color theory of blue logos

Understand the color theory of blue to make the right choice for your branding and marketing

If you are considering blue as a primary color for your brand, it’s a good idea to understand the color theory of blue and cultural references that are associated with it and the nuances between different shades of blue.

Color psychology: blue is associated with water

Blue is associated with water. The oceans look blue when viewed from outer space and blue is nearly always used to indicate water on maps. Although clean water is (hopefully) clear, blue is used on the packaging of the majority of bottled waters. Depending on the nature of your business, blue can bring a connection with water.

blue logos and association with water

Blue is the dominant brand color for bottled water.

Color psychology: blue means clean or pure

The idea of pureness is associated with both water and the sky (fresh air). The color theory of blue connects to the idea of cleanliness. Many brands use blue for a pure, almost medical feel. You can see this with brands like Nivea, Noxzema and Oral B.

color psychology of blue

Blue in logos and packaging is used to represent clean in branding

Color psychology: blue is very likable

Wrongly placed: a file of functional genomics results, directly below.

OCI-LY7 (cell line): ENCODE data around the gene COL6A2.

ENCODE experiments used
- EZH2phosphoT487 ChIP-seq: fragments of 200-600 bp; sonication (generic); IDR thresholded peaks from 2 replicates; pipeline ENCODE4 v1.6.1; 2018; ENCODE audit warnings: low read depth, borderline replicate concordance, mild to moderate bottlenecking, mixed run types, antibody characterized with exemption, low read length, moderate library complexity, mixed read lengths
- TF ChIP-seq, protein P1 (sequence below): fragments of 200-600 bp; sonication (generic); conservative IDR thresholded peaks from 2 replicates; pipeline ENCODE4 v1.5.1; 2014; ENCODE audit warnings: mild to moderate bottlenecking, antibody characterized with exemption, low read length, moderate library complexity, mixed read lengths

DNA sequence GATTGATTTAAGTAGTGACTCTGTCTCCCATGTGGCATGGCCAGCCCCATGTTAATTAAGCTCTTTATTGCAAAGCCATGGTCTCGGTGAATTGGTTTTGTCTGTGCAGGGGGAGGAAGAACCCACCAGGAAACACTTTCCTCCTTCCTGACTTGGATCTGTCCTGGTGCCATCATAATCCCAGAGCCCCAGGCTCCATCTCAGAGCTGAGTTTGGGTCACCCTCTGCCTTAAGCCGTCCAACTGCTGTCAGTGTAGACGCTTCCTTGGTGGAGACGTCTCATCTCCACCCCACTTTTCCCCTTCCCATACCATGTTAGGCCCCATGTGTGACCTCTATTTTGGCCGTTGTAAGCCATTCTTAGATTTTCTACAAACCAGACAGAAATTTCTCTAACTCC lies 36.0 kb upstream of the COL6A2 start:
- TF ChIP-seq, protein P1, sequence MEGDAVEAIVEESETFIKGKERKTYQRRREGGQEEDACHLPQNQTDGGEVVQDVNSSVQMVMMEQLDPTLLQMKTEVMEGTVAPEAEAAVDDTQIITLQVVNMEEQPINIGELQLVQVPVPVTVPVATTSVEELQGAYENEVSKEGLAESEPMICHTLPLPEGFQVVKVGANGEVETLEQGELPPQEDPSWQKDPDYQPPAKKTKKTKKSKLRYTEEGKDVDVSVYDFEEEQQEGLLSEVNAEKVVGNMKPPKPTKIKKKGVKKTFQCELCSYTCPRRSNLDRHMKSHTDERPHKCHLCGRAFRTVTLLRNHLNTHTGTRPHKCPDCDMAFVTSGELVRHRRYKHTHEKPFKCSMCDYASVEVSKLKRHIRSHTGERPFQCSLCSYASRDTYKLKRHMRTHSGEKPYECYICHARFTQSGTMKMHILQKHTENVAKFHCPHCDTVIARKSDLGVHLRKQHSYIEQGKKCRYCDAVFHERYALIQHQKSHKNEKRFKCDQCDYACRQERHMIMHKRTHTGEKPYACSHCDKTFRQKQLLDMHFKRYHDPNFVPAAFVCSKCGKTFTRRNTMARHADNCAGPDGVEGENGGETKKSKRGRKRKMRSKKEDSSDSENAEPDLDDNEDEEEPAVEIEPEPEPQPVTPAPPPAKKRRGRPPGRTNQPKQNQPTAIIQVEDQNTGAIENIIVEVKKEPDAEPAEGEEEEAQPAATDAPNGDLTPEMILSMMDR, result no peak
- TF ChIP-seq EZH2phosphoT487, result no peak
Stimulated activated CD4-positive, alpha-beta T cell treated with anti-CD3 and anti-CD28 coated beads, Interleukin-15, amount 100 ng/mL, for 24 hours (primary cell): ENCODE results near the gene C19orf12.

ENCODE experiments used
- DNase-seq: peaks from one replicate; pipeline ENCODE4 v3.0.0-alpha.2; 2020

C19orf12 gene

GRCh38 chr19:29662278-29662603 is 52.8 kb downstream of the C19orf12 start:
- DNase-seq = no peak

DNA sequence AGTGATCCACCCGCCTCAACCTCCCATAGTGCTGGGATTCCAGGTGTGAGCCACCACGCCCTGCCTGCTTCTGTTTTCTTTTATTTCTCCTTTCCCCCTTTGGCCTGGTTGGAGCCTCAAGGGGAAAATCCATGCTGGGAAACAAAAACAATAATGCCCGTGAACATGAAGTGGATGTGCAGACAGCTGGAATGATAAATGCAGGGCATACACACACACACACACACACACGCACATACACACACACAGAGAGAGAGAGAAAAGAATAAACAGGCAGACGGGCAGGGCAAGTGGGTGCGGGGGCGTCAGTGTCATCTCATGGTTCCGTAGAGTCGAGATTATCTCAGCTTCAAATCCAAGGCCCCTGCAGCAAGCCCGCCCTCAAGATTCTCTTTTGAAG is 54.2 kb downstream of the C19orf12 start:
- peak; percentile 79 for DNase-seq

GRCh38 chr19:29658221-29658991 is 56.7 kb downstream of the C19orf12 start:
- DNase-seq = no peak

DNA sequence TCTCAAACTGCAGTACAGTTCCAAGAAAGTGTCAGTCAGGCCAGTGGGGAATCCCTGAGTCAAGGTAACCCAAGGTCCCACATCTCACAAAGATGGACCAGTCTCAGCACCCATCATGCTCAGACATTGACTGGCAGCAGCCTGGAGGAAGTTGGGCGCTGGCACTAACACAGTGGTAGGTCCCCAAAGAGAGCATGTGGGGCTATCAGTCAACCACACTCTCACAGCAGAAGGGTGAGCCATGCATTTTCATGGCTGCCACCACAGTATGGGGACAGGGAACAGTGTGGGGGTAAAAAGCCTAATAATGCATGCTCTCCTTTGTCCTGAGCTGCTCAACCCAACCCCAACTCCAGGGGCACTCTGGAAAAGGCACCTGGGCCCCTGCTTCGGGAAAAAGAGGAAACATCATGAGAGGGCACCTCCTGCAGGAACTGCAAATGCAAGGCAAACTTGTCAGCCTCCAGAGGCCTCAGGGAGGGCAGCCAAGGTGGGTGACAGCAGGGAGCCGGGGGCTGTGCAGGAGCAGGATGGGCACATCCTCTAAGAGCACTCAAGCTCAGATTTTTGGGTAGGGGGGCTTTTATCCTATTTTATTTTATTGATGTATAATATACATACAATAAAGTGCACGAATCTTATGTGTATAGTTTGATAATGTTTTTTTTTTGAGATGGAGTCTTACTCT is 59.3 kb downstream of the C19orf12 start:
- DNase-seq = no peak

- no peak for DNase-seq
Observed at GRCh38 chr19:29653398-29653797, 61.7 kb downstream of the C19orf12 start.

In the U.S., blue is frequently cited as a favorite color. Even if it’s not your favorite color, very few people dislike blue, making it a safe and likable choice. Maybe that’s why social networks Facebook, Twitter and LinkedIn in all use blue in their logos.

blue logos suggest likability

Blue is used for the logos of three powerful social media companies.

Color psychology: blue is the color of business

Blue has become a very safe, predictable and somewhat conservative color choice for corporate brands. Blue has traditionally been associated with suits, ties and button-down shirts. IBM famously made their blue striped logo because of the association with pin striped suits. Nowadays, many large international corporations have blue logos. These include long-standing enterprises such as American Express, GE, Chase, and also younger B2B software platforms like SalesForce.

best blue logos

Many of the most successful brands in the world have blue logos

Color theory of blue: Understanding shades of blue for your branding

Not all blue looks the same, and these variations are important. Blue can be lighter or darker and can also move closer to green or to purple.

Is blue right for your brand?

Finding the right color for your brand depends on what associations you want to come to mind when people see your brand. Overall, blue brands come across as likable, trustworthy, business-focused and clean.

Blue is the most used color for the worlds most valuable brands, so blue has a huge track record for success. But, it can be difficult to stand out when you choose blue for your logo or branding because it is so popular. Take some time to review your competitors and partners and see how much blue is already in use in your market.